They dated for over a year, then he proposed to her in his garden, which was the very first place she had ever seen him. Introducing a partner to family can always be nerve-wracking. Both Mary and her fiancée have big families. Some of Mary's family and friends were able to meet her fiancée in Botswana and immediately embraced him. She got the same feeling from his family. They are getting married in May and Mary's parents will be coming for the celebration.

Even supportive families can ask interesting questions about international love. When Mary told her mom her future husband would be moving to Massachusetts her mom asked if he would be killing all of the family's chickens. Mary assured her all would be ok.

A lot of people assume Peace Corps Volunteers are more prone to fall in love because of the isolation and adjustment they experience. Mary said, "Every case is different, every relationship is unique and no one can decide what's too fast, what's real and what true love is but those experiencing it themselves. I have been so lucky to have a wonderful person to share my experiences with here. Someone who has helped me through some of the toughest things I have ever faced. We didn't fall for each other out of necessity, we fell for each other because we were meant to. No amount of distance from my family, friends or even a nice slice of pizza can force me to falsely feel the love I feel for him."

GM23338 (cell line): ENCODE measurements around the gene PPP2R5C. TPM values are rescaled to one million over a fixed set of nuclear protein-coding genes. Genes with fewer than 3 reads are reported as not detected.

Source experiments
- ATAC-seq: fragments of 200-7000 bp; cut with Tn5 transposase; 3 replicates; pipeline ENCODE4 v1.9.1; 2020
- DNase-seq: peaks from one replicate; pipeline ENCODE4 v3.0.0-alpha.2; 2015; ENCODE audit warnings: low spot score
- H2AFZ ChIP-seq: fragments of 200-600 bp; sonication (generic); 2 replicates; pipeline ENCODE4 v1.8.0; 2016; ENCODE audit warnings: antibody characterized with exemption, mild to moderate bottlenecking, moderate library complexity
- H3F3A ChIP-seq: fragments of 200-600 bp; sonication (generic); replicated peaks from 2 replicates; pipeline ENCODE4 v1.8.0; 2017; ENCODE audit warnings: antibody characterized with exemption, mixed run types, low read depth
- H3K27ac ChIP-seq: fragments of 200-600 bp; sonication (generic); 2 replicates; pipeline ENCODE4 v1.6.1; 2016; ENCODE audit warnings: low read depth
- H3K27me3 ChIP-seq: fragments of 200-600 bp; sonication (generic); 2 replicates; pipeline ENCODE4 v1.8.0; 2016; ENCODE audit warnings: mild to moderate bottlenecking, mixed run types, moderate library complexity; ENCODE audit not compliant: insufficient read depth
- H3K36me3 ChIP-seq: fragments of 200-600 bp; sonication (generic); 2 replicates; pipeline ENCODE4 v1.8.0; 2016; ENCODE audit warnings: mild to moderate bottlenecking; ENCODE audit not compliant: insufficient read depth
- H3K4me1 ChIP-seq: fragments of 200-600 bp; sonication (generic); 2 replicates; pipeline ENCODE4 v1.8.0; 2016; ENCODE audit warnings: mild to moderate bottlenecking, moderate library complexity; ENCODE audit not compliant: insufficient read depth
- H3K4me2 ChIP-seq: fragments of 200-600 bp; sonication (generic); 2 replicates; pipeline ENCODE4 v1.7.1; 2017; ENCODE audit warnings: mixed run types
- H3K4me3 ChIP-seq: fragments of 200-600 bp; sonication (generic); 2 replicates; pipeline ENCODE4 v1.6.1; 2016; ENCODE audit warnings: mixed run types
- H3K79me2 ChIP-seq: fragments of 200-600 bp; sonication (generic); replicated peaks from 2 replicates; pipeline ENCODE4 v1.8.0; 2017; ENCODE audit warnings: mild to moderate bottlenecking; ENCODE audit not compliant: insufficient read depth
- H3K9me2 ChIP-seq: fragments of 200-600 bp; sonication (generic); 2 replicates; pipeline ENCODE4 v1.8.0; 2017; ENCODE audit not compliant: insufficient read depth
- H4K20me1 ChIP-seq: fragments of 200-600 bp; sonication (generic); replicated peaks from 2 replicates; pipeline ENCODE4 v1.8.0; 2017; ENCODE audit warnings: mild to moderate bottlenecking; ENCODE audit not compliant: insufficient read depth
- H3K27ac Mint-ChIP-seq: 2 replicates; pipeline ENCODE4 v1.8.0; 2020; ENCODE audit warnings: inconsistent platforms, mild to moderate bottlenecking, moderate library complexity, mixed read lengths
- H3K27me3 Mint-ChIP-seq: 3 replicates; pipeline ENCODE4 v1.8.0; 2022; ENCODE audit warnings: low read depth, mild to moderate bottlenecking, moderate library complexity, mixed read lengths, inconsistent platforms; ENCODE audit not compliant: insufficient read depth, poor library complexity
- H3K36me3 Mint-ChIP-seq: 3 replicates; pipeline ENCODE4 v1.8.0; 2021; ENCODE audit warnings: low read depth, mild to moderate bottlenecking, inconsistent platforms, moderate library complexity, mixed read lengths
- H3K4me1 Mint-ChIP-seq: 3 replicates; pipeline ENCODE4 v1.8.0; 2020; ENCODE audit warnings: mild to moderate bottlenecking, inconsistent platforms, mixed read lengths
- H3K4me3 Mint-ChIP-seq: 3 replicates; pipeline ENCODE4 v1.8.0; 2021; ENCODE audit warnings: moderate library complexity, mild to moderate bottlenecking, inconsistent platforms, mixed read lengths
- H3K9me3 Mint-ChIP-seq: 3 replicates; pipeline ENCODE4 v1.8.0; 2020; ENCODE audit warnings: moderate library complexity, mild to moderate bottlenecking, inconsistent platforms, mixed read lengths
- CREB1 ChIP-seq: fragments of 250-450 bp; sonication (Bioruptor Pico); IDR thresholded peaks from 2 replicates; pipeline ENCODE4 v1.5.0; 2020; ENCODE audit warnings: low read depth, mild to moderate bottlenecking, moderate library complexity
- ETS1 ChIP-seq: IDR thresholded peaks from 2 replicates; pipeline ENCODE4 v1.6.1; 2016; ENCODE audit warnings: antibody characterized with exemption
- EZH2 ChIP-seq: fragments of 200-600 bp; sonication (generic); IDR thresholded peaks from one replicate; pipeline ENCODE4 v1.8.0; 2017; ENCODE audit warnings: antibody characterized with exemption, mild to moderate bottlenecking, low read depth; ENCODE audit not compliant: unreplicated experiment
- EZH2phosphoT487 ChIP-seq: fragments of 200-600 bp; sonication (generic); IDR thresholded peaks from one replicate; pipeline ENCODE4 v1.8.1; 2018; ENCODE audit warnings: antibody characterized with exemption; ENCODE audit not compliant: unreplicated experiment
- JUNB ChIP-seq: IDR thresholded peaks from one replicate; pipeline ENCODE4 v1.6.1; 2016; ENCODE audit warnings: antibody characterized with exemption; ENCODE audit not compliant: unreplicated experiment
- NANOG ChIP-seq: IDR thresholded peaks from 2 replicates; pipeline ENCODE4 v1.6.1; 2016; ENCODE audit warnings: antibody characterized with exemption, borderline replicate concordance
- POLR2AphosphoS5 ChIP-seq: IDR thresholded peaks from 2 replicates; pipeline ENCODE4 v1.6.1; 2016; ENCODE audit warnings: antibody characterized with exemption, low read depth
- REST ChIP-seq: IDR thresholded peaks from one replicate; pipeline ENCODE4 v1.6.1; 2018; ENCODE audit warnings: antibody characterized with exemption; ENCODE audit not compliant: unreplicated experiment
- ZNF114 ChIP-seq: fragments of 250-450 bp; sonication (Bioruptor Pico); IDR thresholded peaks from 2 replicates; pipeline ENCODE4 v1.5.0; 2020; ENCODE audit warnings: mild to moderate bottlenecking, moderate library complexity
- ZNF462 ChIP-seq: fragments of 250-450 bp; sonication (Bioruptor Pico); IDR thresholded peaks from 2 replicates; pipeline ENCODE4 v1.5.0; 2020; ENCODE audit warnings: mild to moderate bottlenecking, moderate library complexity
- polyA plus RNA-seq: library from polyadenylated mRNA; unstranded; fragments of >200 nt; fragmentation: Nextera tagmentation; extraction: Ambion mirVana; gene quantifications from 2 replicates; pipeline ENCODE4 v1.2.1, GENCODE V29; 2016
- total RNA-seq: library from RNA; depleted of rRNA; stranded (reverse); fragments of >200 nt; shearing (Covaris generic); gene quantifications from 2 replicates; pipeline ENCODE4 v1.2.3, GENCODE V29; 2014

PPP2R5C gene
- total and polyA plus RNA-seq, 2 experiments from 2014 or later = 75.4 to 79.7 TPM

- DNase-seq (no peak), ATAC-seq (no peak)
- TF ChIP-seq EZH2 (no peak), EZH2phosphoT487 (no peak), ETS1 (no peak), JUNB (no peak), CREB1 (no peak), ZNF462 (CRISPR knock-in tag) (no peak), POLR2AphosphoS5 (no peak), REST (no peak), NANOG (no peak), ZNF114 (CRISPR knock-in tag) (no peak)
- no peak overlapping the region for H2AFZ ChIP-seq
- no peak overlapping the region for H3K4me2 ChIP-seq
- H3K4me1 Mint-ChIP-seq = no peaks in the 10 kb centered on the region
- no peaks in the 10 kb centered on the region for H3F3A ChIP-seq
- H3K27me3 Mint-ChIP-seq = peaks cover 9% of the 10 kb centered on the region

Kyle Turk is from the little town of Alice, Texas north of Corpus Christi. His passion for economic development led him to join Peace Corps twice. The first time was in Mexico in 2006 and the second time was in Botswana in 2010.

With the college nickname, "wild Turk," he felt his friends and family assumed he would meet his future wife in a different country. He said, "Being from a conservative Texas background my friends and family did go through an adjustment period when I first joined Peace Corps. I don't know if it is just people close to me or a Texas thing, but the overwhelming majority of people I know are married and most of them with kids. Since I carried this international bachelor label for so long people didn't believe I would ever get married, but when they heard I was and it was to a beautiful African woman they figured that would be the only way I'd ever get hitched."